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War And Peace 227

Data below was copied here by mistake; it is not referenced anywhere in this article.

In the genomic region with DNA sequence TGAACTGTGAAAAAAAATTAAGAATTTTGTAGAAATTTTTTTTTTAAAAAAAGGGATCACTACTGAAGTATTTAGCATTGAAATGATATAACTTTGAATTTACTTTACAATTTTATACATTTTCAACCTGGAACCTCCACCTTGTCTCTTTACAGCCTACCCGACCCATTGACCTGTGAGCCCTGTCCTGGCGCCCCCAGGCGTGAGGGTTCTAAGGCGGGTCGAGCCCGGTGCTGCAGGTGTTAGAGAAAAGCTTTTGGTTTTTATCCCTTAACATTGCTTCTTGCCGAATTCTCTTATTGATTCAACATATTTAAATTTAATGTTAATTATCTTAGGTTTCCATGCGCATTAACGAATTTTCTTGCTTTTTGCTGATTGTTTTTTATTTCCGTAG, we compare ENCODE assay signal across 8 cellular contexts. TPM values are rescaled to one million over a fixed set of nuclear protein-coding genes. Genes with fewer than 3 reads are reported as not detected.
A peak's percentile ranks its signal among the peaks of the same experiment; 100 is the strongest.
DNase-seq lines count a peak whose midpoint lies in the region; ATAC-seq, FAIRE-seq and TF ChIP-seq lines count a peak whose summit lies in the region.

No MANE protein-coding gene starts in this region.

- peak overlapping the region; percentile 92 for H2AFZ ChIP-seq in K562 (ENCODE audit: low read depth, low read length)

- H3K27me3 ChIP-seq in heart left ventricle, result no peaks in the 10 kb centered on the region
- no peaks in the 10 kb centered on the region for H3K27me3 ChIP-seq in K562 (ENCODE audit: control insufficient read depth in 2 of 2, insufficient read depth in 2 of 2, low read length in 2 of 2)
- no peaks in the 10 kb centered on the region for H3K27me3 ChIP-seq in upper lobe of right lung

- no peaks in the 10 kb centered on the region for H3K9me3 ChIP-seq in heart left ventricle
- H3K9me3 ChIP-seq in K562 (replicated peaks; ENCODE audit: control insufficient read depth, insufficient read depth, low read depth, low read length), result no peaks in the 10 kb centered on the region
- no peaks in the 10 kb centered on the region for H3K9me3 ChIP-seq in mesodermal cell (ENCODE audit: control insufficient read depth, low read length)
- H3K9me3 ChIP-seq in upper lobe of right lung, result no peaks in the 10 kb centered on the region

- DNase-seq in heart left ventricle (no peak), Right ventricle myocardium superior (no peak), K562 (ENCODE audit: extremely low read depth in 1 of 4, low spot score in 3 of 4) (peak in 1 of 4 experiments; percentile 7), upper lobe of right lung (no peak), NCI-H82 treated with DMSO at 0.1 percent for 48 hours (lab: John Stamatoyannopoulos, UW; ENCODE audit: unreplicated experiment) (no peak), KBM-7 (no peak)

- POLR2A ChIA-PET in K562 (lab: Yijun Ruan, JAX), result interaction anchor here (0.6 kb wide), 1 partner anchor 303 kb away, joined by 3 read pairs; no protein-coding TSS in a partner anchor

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to unlimited power that he is terrible, and now he has this authority of a commander in chief of the recruiting, granted by the Emperor. If I had been two hours late a fortnight ago he would have had a paymasters clerk at Yukhnovna hanged," said Prince Andrew with a smile. "So I am serving because I alone have any influence with my father, and now and then can save him from actions which would torment him afterwards." "Well, there you see!" "Yes, but it is not as you imagine," Prince Andrew continued. "I did not, and do not, in the least care about that scoundrel of a clerk who had stolen some boots from the recruits; I should even have been very glad to see him hanged, but I was sorry for my father--that again is for myself." Prince Andrew grew more and more animated. His eyes glittered feverishly while he tried to prove to Pierre that in his actions there was no desire to do good to his neighbor. "There now, you wish to liberate your serfs," he continued; "that is a very good thing, but not for you--I dont suppose you ever had anyone flogged or sent to Siberia--and still less for your serfs. If they are beaten, flogged, or sent to Siberia, I dont suppose they are any the worse off. In Siberia they lead the same animal life, and the stripes on their bodies heal, and they are happy as before. But it is a good thing for proprietors who perish morally, bring remorse upon themselves, stifle this remorse and grow callous, as a result of being able to inflict punishments justly and unjustly. It is those people I pity, and for their sake I should like to liberate the serfs. You may not have seen, but I have seen, how good men brought up in those traditions of unlimited power, in time when they grow more irritable, become cruel and harsh, are conscious of it, but cannot restrain themselves and grow more and more miserable." Prince Andrew spoke so earnestly that Pierre could not help thinking that these thoughts had been suggested to Prince Andrew by his fathers case. He did not reply. "So thats what Im sorry for--human dignity, peace of mind, purity, and not the serfs backs and foreheads, which, beat and shave as you may, always remain the same backs and foreheads." "No, no! A thousand times no! I shall never agree with you," said Pierre. CHAPTER XII In the evening Andrew and Pierre got into the open carriage and drove to Bald Hills. Prince Andrew, glancing at Pierre, broke the silence now and then with remarks which showed that he was in a good temper. Pointing to the fields, he spoke of the improvements he was making in his husbandry. Pierre remained gloomily silent, answering in monosyllables and apparently immersed in his own thoughts. He was thinking that Prince Andrew was unhappy, had gone astray, did not see the true light, and that he, Pierre, ought to aid, enlighten, and raise him. But as soon as he thought of what he should say, he felt that Prince Andrew with one word, one argument, would upset all his teaching, and he shrank from beginning, afraid of exposing to possible ridicule what to him was precious and sacred. "No, but why do you think so?" Pierre suddenly began, lowering his head and looking like a bull about to charge, "why do you think so? You should not think so." "Think? What about?" asked Prince Andrew with surprise. "About life, about mans destiny. It cant be so. I myself thought like that, and do you know what saved me? Freemasonry! No, dont smile. Freemasonry is not a religious ceremonial sect, as I thought it was: Freemasonry is the best expression of the best, the eternal, aspects of humanity." And he began to explain Freemasonry as he understood it to Prince Andrew. He said that Freemasonry is the teaching of Christianity freed from the bonds of State and Church, a teaching of equality, brotherhood, and love. "Only our holy brotherhood has the real meaning of life, all the rest is a dream," said Pierre. "Understand, my dear fellow, that outside this union all is filled with deceit and falsehood and I agree with you that nothing is left for an intelligent and good man but to live out his life, like you, merely trying not to harm others. But make our fundamental convictions your own, join our brotherhood, give yourself up to us, let yourself be guided, and you will at once feel yourself, as I have felt myself,

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